March 9, 2018
Around the dial
At Comfort TV, David introduces us to a classification of television called "The Unshakeables," those episodes "that stay with you long after the credits roll." Case in point: “The Invasion of Kevin Ireland,” a 1971 episode of The Bold Ones: The Lawyers. I'll leave it to you to read David and find out why.
Thrilling Days of Yesteryear reviews the single-disc excerpt from the boxed set of Jackie Gleason's post-Honeymooners show that ran between 1966 and 1970. Now, it so happens that many of these episodes do feature Honeymooners bits, so if that's your thing you've nothing to worry about, but these also feature plenty more great guests and sketches.
An ad you won't want to miss at The Broadcasting Archives at the University of Maryland: Tony the Tiger and Groucho Marx.
Inner Toob picks up on something I always enjoy: an episode of a long-running series that allude, in one way or another, to events of a previous episode. Case in point this week: Columbo, and a very subtle mention of one of the Lieutenant's past cases.
Some Polish American Guy Reviews Things, and what Daniel is reviewing this week is "The Seven Lady Truckers," a third-season episode of B.J. and the Bear. There's no reason to tune in for the seven lady truckers, but there's always The Bear, right? Right?
'Tis the week for episode reviews methinks, at at Cult TV Blog the review is of "The Never Never Affair" from The Man from U.N.C.L.E. (Although, as is usually the case with John, you get plenty more than just a review. I always enjoy his take on these shows. (I still need to get some of his recommendations for my region-free DVD player.)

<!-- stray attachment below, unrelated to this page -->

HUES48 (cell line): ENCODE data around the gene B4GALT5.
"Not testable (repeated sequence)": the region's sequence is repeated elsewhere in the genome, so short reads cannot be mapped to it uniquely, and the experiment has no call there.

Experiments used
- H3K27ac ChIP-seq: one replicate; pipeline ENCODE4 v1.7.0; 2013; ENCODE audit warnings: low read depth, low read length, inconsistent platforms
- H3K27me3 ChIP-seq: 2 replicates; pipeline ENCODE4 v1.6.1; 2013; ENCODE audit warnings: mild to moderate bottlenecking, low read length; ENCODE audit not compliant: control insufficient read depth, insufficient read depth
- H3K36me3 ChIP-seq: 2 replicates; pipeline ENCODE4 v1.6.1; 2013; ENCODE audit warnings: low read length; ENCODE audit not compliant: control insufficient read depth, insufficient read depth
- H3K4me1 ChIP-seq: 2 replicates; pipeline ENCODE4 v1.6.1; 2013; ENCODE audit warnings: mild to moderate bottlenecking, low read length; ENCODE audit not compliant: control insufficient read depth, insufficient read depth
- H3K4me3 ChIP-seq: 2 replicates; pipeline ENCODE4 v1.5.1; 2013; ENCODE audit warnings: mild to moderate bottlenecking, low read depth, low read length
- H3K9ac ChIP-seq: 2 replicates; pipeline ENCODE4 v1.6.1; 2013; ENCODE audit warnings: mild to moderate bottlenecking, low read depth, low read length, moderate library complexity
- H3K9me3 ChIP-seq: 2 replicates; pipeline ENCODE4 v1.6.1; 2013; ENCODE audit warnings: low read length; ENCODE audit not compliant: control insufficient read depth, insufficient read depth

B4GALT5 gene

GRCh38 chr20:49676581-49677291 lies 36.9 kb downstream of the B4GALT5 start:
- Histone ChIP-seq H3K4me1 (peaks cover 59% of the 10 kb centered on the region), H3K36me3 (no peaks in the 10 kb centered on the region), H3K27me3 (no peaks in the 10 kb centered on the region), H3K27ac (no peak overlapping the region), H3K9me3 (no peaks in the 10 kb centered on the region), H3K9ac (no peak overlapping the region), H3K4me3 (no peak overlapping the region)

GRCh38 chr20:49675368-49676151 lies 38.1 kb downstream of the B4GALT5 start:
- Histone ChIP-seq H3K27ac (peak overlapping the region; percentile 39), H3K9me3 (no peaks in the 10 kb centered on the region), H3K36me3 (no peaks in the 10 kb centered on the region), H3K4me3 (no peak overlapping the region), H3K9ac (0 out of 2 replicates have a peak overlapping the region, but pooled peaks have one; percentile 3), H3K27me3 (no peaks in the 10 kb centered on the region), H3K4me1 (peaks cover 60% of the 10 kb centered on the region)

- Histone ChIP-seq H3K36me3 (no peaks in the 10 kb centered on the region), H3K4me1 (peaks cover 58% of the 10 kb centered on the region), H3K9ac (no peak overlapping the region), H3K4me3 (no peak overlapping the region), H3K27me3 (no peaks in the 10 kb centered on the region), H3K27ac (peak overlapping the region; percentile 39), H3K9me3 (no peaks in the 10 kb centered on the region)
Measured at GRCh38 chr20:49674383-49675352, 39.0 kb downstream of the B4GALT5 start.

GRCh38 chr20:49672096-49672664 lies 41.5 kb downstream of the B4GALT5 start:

This has nothing to do with TV, but when I was young I loved Matchbox cars - they were far more interesting to me than Hot Wheels - and so naturally I had to check out this British Pathé film clip on the making of a Matchbox car, courtesy of Silver Scenes.
At Garroway at Large, Jodie reminds us of the wonderful American Radio History website with its treasure trove of issues of Broadcasting and other magazines* (I've made use of that archive a time or two myself); this week, one of those Broadcasting issues includes a review of the first few weeks of Today.
*This, in turn, reminds me to get angry again at the Chicago Tribune for no longer offering their archives for free. Do they really need the money that badly?
I'd say that's a pretty good meal for one day, wouldn't you? If you can finish it all by tomorrow, come on back for more - another issue of TV Guide.